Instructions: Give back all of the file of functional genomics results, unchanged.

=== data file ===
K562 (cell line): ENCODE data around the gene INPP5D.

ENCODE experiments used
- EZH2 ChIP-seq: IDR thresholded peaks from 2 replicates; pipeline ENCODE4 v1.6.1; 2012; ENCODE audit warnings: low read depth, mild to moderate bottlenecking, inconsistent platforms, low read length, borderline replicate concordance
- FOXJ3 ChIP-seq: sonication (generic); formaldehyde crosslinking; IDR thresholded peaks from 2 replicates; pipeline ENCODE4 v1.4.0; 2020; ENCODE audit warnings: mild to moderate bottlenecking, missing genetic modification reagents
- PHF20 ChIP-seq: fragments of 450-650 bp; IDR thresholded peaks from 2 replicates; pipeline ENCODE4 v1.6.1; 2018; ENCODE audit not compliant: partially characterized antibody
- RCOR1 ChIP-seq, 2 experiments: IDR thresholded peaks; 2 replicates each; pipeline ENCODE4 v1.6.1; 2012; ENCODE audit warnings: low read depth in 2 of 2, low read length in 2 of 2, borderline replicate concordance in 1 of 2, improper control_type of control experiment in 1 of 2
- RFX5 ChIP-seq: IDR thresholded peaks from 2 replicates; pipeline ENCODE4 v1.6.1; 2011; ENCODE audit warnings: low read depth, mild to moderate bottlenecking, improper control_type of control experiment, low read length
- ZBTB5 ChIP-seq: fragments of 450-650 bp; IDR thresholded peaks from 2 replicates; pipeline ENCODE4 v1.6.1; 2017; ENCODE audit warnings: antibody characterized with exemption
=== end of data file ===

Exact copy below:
K562 (cell line): ENCODE data around the gene INPP5D.

ENCODE experiments used
- EZH2 ChIP-seq: IDR thresholded peaks from 2 replicates; pipeline ENCODE4 v1.6.1; 2012; ENCODE audit warnings: low read depth, mild to moderate bottlenecking, inconsistent platforms, low read length, borderline replicate concordance
- FOXJ3 ChIP-seq: sonication (generic); formaldehyde crosslinking; IDR thresholded peaks from 2 replicates; pipeline ENCODE4 v1.4.0; 2020; ENCODE audit warnings: mild to moderate bottlenecking, missing genetic modification reagents
- PHF20 ChIP-seq: fragments of 450-650 bp; IDR thresholded peaks from 2 replicates; pipeline ENCODE4 v1.6.1; 2018; ENCODE audit not compliant: partially characterized antibody
- RCOR1 ChIP-seq, 2 experiments: IDR thresholded peaks; 2 replicates each; pipeline ENCODE4 v1.6.1; 2012; ENCODE audit warnings: low read depth in 2 of 2, low read length in 2 of 2, borderline replicate concordance in 1 of 2, improper control_type of control experiment in 1 of 2
- RFX5 ChIP-seq: IDR thresholded peaks from 2 replicates; pipeline ENCODE4 v1.6.1; 2011; ENCODE audit warnings: low read depth, mild to moderate bottlenecking, improper control_type of control experiment, low read length
- ZBTB5 ChIP-seq: fragments of 450-650 bp; IDR thresholded peaks from 2 replicates; pipeline ENCODE4 v1.6.1; 2017; ENCODE audit warnings: antibody characterized with exemption